BORUSSIA Dortmund manager Jurgen Klopp has vowed not to abandon his team’s style despite facing the defining moment of his career without midfield inspiration Mario Goetze.
Dortmund would be underdogs against German behemoths Bayern Munich even with Goetze, but without the nimble playmaker their task in tomorrow’s Champions League final at Wembley looks even more daunting.
Bayern romped to the Bundesliga title some 25 points ahead of Klopp’s men, have beaten them twice this term already and could yet complete the treble in coach Jupp Heynckes’ final campaign at the Allianz Arena.
But Klopp said: “We have never adapted to our opponents, neither have Bayern, so why should we do it now? Just because it’s a final? The trick is to treat it like a normal game, but execute it in a special way, and we will do that. And that will be decisive.”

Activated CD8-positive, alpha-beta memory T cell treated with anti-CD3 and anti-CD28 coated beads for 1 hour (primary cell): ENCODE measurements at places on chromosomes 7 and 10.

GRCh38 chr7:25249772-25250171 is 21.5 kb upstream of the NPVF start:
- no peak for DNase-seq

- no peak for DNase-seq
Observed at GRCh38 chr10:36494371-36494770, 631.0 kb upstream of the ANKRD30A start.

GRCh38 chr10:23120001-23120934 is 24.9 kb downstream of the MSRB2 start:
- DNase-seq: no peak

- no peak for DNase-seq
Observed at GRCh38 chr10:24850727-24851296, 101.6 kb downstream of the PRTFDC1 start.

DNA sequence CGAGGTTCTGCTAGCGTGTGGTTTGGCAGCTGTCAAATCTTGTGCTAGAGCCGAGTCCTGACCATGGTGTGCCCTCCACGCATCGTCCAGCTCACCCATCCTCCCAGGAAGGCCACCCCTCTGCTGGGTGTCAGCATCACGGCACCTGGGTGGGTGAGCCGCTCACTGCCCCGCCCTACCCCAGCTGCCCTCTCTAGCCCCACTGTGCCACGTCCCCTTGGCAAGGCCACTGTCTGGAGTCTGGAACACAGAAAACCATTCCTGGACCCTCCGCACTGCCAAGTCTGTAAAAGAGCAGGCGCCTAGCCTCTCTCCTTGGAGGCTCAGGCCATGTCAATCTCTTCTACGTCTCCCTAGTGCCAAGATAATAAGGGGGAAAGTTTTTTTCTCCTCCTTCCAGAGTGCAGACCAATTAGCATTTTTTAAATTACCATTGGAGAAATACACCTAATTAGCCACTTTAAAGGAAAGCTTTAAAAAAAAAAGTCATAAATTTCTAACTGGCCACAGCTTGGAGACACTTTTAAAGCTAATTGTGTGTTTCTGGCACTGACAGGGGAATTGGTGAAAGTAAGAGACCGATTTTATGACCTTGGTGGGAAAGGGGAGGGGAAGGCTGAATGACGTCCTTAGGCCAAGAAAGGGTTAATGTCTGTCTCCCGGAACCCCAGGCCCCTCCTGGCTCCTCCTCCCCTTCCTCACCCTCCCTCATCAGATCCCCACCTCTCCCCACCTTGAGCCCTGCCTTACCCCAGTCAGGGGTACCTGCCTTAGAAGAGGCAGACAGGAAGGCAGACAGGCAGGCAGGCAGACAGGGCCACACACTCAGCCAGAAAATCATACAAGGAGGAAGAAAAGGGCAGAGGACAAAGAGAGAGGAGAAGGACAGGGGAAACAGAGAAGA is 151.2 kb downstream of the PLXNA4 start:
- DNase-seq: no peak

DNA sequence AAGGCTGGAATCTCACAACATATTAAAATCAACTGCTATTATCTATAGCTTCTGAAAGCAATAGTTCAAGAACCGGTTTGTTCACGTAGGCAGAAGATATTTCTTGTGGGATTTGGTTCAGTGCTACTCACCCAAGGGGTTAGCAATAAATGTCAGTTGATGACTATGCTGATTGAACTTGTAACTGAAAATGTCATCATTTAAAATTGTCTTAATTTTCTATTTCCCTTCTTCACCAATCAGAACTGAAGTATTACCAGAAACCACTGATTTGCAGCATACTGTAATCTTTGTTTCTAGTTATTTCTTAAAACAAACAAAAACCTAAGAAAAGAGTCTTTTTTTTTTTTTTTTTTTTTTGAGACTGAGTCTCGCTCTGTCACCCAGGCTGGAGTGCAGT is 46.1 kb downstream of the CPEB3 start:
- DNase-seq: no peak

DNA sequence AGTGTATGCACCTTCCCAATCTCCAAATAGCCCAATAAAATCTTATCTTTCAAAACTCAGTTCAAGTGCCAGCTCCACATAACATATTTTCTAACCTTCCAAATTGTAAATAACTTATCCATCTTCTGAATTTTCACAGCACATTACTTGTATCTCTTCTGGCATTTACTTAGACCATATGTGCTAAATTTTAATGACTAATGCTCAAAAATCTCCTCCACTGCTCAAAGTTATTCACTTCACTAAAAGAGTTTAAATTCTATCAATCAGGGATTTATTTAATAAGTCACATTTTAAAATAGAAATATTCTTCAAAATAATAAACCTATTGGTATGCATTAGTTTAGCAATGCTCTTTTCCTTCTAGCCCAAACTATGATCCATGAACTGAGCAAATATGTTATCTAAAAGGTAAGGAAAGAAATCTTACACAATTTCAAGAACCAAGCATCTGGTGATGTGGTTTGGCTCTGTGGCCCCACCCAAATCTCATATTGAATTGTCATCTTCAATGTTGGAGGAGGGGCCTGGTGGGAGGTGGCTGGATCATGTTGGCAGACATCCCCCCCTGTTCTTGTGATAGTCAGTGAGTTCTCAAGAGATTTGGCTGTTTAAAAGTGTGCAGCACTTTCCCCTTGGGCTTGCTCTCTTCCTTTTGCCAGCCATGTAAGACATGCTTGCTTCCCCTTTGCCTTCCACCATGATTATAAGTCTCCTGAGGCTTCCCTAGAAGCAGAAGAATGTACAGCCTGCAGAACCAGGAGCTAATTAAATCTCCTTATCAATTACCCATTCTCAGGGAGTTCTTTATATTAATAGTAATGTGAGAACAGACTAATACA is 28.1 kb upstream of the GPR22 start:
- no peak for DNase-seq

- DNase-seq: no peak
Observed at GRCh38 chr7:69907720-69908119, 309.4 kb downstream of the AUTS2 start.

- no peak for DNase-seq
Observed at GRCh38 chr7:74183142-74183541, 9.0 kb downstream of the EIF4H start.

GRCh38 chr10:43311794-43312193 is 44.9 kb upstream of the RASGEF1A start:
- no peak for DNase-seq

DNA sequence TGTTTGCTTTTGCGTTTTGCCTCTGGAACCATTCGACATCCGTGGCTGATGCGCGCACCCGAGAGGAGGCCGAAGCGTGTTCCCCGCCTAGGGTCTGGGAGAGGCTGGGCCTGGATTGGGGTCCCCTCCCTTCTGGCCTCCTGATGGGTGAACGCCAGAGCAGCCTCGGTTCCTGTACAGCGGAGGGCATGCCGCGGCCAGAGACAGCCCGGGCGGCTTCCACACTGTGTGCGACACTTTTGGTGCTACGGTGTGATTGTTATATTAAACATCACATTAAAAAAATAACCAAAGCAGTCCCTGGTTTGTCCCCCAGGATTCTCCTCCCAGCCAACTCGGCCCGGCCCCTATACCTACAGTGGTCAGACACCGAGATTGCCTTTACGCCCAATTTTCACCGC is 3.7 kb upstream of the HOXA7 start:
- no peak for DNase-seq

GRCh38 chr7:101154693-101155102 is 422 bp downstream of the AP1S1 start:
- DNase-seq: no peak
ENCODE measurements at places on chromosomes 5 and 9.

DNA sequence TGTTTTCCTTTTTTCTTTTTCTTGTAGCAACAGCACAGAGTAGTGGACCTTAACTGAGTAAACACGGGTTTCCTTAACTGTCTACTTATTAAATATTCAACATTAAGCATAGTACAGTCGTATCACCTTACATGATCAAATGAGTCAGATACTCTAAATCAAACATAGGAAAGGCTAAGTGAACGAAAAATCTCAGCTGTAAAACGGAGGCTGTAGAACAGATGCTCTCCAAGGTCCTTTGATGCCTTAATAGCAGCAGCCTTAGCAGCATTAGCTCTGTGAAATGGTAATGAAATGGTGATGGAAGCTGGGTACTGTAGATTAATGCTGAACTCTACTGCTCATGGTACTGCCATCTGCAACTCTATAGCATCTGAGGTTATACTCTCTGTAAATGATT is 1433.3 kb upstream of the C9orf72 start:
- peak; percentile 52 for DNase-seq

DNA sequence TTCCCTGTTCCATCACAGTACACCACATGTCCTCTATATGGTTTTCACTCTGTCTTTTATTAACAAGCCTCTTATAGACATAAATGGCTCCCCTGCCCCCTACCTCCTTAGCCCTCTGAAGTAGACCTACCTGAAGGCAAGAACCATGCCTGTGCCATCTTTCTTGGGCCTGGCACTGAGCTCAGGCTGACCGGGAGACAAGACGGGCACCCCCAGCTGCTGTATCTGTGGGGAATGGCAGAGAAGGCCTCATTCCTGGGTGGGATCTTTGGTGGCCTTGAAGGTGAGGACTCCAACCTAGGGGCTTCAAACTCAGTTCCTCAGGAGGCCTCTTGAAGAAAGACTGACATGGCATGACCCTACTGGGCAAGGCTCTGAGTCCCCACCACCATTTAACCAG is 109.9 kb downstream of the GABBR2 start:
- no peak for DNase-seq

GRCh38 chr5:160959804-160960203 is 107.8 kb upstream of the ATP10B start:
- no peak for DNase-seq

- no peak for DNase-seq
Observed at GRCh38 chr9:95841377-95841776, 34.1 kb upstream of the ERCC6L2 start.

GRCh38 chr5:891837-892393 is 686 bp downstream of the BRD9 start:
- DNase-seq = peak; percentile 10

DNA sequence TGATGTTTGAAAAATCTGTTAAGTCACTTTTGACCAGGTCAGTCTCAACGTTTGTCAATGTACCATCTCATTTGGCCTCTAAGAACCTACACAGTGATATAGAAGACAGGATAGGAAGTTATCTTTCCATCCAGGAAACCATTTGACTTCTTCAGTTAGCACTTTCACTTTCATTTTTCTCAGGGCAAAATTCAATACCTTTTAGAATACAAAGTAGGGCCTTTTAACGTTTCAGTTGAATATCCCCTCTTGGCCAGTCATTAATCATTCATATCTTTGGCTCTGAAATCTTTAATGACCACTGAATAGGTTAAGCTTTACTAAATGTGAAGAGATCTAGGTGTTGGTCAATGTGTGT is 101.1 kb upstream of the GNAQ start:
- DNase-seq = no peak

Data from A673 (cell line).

The maverick coach has admitted to being distraught that Goetze, 20, has elected to defect to Bayern in the summer – news that threatened to derail their semi-final evisceration of Real Madrid.
The jewel in a hugely talented German generation is the first signing of incoming Bayern boss Pep Guardiola, who will replace veteran Heynckes during the close season in his first role since masterminding Barcelona’s reign.
Heynckes could yet bow out with a second Champions League title, however, having lifted the European Cup with Real Madrid in 1998, but is already overwhelmed by what has been a landmark campaign.
“I’ve never experienced this, and that’s why this is an extraordinary season,” the 68-year-old said. “We have broken almost all records.
“We have a top squad of players and it doesn’t matter who starts in the game the team always works well.”
GERMANY’S domination of European football is apparent in the women’s game too, after Wolfsburg recorded a 1-0 win in the Champions League final at Stamford Bridge last night against French side Lyon, who lost for the first time in 118 competitive matches.